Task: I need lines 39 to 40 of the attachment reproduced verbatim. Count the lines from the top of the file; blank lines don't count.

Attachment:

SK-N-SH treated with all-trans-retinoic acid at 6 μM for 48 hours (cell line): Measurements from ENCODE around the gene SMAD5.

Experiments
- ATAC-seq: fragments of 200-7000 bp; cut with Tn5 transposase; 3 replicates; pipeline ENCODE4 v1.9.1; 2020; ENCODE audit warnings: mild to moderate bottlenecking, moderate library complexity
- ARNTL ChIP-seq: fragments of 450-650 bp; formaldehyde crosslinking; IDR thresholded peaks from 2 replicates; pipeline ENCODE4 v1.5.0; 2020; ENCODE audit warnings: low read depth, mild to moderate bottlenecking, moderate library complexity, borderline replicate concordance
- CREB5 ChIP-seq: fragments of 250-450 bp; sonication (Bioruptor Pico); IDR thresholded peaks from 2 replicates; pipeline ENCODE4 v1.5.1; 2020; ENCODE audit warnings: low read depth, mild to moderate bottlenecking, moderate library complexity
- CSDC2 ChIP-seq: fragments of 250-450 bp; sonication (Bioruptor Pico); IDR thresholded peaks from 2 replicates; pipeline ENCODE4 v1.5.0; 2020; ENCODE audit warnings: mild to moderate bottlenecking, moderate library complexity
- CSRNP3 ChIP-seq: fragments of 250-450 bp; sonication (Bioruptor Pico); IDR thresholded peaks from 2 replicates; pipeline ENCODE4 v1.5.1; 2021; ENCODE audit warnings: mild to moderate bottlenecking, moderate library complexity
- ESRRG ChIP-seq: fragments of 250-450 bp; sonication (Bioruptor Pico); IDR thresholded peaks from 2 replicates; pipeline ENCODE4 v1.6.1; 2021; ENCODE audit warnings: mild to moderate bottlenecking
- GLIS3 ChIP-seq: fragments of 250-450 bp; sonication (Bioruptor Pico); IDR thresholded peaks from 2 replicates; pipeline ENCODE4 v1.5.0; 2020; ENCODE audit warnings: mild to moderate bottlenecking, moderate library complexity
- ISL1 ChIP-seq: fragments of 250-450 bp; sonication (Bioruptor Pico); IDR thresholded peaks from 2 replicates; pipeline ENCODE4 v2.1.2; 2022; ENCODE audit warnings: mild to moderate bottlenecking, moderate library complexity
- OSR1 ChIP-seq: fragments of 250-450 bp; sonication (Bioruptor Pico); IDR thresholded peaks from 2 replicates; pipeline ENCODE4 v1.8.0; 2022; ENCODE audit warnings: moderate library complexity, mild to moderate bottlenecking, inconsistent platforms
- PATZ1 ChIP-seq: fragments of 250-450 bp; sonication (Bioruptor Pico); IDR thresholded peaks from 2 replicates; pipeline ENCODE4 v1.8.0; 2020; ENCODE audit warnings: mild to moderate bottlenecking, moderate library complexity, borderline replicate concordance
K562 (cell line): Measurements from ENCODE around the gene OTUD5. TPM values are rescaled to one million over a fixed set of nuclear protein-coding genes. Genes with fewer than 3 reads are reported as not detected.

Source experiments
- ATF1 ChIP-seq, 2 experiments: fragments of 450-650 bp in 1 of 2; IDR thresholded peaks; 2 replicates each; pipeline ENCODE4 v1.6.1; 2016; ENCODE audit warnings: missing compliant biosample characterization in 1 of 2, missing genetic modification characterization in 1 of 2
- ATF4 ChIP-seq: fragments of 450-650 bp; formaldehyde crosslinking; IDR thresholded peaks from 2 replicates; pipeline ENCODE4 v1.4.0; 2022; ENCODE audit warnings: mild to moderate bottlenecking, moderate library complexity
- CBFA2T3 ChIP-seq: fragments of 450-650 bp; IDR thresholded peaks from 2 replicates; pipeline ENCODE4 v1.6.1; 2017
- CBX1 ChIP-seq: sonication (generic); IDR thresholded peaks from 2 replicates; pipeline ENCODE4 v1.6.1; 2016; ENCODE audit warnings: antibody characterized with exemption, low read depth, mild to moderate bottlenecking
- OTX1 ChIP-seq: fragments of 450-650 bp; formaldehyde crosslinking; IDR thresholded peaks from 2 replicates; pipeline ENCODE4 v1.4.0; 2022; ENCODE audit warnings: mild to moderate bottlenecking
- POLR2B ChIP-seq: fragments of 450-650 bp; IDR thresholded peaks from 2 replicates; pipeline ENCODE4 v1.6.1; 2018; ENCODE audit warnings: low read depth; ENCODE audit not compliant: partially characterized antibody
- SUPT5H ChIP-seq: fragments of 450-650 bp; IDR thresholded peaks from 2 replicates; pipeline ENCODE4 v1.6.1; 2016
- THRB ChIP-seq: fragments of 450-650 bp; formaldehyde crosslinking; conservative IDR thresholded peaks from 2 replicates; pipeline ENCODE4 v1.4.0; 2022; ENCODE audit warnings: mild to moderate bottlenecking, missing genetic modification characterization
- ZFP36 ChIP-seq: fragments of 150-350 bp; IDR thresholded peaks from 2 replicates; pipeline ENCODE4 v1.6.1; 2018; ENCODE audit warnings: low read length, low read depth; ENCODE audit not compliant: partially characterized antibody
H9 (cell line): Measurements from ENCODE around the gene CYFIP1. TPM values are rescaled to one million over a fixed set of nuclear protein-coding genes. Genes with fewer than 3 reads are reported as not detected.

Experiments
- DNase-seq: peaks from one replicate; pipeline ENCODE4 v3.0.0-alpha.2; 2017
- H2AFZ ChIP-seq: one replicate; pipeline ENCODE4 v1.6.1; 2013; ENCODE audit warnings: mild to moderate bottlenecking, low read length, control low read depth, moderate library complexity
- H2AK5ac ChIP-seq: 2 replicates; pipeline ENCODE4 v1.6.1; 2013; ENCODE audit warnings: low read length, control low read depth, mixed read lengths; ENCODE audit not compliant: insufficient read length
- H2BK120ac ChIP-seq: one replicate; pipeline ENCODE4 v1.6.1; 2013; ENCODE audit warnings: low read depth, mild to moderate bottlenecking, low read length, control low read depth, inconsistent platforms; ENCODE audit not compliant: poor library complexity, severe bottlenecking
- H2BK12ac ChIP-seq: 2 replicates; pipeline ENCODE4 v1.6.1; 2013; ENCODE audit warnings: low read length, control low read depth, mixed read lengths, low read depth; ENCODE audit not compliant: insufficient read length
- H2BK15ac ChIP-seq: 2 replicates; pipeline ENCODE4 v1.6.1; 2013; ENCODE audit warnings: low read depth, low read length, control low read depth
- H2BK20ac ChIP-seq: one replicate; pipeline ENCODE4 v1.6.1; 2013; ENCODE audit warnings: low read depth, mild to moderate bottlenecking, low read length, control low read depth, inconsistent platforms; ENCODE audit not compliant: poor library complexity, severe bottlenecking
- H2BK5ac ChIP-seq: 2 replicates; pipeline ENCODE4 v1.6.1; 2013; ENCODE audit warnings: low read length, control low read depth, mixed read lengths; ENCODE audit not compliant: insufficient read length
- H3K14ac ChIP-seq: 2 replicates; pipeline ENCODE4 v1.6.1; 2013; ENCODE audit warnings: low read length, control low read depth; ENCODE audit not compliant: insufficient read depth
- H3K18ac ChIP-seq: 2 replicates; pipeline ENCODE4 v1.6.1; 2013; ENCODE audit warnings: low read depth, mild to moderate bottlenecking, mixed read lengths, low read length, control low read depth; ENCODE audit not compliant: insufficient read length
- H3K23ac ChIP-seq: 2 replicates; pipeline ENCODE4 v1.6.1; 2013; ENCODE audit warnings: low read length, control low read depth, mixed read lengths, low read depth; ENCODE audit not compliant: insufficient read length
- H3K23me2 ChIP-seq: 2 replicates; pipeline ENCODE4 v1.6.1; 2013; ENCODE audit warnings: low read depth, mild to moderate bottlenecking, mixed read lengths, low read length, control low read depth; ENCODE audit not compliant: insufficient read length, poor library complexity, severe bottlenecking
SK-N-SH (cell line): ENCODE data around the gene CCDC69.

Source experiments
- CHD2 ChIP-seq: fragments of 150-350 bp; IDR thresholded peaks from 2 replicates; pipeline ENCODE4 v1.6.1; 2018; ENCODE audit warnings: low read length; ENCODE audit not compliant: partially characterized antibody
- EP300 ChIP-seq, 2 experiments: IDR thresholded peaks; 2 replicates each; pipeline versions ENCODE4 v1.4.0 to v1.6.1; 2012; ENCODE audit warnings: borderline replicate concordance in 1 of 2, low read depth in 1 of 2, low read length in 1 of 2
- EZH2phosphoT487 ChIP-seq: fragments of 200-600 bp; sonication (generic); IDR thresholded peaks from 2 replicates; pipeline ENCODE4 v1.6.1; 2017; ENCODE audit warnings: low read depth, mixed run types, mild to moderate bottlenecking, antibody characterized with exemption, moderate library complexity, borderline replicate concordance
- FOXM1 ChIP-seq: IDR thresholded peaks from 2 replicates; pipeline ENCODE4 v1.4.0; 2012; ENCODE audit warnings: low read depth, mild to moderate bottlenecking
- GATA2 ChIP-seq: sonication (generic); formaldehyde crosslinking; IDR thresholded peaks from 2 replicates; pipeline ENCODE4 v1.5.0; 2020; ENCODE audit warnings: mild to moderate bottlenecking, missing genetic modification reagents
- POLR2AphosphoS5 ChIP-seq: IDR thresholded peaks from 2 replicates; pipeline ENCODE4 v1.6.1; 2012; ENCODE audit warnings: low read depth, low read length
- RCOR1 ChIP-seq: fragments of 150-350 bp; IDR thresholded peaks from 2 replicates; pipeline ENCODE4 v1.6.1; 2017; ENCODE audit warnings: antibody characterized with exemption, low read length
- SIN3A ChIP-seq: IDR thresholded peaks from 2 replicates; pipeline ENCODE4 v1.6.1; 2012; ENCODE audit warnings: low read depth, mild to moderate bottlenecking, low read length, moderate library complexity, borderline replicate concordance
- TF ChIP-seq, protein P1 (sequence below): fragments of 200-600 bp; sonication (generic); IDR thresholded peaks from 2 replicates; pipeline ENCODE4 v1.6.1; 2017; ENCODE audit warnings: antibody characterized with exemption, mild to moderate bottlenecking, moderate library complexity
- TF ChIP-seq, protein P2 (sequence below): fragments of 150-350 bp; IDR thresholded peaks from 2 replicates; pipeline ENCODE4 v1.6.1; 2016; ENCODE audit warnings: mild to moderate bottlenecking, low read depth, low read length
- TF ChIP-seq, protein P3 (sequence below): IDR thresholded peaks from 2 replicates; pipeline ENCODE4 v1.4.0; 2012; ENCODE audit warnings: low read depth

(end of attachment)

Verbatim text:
Source experiments
- CHD2 ChIP-seq: fragments of 150-350 bp; IDR thresholded peaks from 2 replicates; pipeline ENCODE4 v1.6.1; 2018; ENCODE audit warnings: low read length; ENCODE audit not compliant: partially characterized antibody